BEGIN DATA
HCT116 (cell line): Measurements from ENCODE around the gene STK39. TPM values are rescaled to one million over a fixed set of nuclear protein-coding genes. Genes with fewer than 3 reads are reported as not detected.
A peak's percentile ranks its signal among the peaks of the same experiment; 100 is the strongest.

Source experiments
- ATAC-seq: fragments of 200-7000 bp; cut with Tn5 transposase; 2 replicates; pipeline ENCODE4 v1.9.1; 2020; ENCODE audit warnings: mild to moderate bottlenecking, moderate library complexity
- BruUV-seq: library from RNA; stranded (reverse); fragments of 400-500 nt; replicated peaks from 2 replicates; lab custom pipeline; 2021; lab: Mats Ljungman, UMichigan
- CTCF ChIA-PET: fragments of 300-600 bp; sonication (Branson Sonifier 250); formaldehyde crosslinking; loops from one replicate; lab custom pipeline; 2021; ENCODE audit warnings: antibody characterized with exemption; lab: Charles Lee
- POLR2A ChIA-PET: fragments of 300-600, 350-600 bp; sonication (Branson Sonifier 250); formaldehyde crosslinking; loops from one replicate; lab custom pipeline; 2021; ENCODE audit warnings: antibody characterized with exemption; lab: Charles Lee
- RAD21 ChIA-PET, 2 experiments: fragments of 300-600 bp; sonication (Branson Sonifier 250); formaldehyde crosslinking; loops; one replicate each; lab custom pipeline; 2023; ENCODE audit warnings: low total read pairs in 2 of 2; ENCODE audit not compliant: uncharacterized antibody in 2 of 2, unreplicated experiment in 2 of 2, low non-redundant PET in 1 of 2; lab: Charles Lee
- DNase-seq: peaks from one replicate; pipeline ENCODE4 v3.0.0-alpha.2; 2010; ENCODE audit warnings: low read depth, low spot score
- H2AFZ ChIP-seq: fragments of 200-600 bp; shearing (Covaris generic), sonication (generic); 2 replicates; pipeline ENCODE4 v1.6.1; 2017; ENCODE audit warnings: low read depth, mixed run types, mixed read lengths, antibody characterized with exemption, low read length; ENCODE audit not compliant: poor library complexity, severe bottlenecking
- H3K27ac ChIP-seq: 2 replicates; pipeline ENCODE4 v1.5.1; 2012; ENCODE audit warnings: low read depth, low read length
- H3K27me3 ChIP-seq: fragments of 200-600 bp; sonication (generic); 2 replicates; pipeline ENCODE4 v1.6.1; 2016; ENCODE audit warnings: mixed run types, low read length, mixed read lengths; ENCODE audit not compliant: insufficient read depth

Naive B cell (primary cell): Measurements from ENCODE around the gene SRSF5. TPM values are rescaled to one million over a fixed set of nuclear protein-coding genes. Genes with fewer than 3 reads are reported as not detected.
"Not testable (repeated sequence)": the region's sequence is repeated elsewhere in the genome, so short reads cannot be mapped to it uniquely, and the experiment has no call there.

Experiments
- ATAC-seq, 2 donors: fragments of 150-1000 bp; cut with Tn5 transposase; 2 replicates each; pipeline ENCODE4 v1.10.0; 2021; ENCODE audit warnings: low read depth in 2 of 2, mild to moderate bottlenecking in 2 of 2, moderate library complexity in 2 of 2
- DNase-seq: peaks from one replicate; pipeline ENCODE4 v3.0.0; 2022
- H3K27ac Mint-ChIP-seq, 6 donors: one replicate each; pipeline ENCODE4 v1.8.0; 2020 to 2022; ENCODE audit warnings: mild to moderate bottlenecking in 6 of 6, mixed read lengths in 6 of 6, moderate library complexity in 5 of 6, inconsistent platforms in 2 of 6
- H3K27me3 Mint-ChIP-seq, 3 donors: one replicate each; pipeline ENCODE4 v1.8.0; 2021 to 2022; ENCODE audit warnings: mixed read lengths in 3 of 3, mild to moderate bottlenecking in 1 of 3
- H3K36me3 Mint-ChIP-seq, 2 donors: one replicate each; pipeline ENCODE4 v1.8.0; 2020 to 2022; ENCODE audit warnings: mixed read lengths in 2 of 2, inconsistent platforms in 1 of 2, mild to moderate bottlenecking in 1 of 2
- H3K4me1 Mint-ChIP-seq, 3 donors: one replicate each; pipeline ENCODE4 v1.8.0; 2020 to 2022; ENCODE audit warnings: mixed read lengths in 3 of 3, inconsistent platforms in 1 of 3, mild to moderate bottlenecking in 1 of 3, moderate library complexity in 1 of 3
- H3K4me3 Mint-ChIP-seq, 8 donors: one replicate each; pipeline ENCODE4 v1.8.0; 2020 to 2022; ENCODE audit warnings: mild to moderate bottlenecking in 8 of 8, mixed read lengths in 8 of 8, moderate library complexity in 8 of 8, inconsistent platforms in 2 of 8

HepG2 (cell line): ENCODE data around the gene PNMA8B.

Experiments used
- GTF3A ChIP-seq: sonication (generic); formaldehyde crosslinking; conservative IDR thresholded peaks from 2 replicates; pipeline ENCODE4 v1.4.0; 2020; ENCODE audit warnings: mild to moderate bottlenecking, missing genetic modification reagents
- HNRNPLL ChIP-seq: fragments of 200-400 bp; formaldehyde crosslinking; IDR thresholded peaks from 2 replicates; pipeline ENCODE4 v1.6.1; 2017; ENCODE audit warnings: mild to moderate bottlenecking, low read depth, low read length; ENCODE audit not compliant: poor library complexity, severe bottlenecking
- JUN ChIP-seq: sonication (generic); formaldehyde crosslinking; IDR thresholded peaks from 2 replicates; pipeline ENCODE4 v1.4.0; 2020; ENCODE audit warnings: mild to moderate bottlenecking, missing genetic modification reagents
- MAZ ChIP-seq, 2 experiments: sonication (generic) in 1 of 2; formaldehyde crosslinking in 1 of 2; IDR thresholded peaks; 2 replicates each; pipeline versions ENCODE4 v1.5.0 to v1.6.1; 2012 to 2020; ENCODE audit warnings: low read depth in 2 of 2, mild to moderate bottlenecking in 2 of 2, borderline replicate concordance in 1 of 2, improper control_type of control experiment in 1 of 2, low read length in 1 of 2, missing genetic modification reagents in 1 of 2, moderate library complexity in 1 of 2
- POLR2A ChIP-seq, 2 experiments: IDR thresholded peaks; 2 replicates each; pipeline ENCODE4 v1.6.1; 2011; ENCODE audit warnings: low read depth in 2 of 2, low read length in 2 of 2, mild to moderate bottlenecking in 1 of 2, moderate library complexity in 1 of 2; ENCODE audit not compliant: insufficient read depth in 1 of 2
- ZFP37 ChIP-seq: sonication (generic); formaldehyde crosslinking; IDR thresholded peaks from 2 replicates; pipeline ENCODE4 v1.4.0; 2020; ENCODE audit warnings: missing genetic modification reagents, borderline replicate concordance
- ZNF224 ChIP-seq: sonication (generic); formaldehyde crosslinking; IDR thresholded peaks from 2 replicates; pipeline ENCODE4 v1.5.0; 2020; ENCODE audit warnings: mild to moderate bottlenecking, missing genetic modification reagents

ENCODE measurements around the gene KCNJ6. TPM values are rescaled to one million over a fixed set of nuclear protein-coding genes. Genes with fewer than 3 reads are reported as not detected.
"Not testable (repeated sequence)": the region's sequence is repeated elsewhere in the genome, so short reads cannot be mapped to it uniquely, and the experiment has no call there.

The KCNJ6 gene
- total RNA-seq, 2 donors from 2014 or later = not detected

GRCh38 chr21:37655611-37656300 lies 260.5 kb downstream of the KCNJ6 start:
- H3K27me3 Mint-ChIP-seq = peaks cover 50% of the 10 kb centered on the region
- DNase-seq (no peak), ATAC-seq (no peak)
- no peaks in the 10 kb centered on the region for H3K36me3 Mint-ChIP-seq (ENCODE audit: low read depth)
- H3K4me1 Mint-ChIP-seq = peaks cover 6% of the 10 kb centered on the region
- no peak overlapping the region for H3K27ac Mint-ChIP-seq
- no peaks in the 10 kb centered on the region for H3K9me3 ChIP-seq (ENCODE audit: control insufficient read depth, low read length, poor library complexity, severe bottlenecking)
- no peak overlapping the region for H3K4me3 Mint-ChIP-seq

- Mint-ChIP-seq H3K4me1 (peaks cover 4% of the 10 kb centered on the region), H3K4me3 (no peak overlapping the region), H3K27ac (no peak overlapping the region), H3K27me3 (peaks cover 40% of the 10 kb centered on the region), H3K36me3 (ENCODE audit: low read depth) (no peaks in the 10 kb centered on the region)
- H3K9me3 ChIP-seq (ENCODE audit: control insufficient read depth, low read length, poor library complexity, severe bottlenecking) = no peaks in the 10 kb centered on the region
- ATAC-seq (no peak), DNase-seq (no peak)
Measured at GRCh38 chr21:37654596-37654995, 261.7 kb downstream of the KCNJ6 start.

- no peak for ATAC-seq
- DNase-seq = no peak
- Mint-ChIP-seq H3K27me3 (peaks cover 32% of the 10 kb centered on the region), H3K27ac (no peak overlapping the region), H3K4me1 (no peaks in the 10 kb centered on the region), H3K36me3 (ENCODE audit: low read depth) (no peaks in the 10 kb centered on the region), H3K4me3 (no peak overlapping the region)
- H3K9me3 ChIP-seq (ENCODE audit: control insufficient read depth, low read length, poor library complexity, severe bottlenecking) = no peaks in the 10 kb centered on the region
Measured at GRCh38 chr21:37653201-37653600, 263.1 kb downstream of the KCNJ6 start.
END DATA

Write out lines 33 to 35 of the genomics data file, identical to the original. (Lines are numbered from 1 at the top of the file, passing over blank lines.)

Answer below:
"Not testable (repeated sequence)": the region's sequence is repeated elsewhere in the genome, so short reads cannot be mapped to it uniquely, and the experiment has no call there.

The KCNJ6 gene
- total RNA-seq, 2 donors from 2014 or later = not detected